It’s not about verbal communication or words on a screen. It’s about touching…seeing…being with…are we going to be living on Islands of our own making in the future?

There’s one thing you’re overlooking, though: the biological drive to reproduce. Unless we come up with some way of insemination via computer (and the logistics of such a device are beyond me), face-to-face contact will always be a part of human interaction.


You are assuming that everyone at a puter terminal are single…

I think you will find that most are families sharing the same terminal or if lucky enough have their own terminal.

I don’t think that the things the internet replaces, grocery shopping, banking and the others you mentioned in the OP, lend themselves very well to interpersonal relationships anyway. Those are all situations where we really have little interest in the people behind the counter just so long as we can buy our beer and pretzels and we don’t have to stand behind someone with 60 coupons and who is going to pay by check.

FWIW, I think that the more gregarious among us will still be doing the same things they always have done. The internet isn’t going to take that away. If anything, it helps the less socially adept among society feel less alone. As you rightly pointed out, there really isn’t any substitute for many things. Cybersex is something I definitely don’t understand. Who wants sex to be like typing a term paper?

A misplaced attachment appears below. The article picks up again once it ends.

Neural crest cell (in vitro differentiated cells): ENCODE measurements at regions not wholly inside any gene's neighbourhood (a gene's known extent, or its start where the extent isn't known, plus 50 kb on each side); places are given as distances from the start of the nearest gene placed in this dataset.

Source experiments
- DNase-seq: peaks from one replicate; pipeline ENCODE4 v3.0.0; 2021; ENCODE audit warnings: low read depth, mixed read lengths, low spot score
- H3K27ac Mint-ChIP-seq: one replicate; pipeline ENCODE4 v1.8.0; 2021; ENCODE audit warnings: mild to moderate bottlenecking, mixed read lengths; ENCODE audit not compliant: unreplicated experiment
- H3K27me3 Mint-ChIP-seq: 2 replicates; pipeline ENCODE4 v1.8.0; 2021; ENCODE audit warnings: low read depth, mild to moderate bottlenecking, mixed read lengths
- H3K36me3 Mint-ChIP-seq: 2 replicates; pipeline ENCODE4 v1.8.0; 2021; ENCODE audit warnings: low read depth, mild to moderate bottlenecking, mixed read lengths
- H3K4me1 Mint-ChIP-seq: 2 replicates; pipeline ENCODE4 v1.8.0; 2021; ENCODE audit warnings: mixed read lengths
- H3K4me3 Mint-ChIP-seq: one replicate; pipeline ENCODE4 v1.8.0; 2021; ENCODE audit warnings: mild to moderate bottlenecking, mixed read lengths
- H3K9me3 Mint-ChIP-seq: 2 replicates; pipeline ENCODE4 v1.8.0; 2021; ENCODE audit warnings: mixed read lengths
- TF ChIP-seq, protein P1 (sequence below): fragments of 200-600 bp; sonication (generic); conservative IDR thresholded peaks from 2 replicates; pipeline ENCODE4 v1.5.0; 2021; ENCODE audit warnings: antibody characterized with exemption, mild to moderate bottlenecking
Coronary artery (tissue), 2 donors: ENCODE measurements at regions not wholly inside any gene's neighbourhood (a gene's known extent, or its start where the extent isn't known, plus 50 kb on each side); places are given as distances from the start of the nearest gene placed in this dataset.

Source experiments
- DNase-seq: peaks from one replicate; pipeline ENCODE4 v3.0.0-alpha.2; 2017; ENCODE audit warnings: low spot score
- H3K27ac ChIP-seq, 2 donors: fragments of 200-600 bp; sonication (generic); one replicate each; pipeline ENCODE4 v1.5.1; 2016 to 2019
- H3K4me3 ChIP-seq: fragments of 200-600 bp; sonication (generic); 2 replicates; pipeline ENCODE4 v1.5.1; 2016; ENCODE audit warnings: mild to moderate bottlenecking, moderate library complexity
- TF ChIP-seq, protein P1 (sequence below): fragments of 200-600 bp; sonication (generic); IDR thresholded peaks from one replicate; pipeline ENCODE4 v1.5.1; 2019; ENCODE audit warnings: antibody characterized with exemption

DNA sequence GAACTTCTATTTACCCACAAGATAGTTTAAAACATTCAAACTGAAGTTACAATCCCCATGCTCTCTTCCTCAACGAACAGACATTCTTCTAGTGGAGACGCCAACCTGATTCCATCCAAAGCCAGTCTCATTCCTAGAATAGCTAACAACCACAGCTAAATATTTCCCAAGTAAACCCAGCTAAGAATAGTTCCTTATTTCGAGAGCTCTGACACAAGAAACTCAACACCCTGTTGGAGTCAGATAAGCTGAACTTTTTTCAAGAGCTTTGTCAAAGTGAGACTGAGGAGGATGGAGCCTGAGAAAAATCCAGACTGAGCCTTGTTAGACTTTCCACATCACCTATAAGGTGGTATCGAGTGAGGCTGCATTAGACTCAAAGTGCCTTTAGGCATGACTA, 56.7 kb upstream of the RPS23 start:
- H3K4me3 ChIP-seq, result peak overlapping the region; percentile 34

In a very real way, this kind of communication is a great equalizer and fascilitator. It brings people together on very equal level. Think about it. Despite one’s , economic status, physical location (remoteness even), health situation or physical handicap, forums of this kind as well as various special interest (automotive, knitting, sports, etc…) forums bring people closer together. Think about it. Even if you commute 1 and 1/2 hours to work every morning on public transit, how likely are you to involve a dozen complere strangers around you in a conversation like we have here. Not bloody likely. Strangers will sit on a plane for hours next to eachother and barely utter an exchanged word. But give those people a laptop with a cell connection to an internet forum and they will type non stop for the entire trip - still never having said a word to the person in the seat next to them. The kind of annonimity offered by the internet is hard to come by in real life and in most cases, it’s just the kind of thing many people need to open up and get engaged in conversations with their fellow surfers.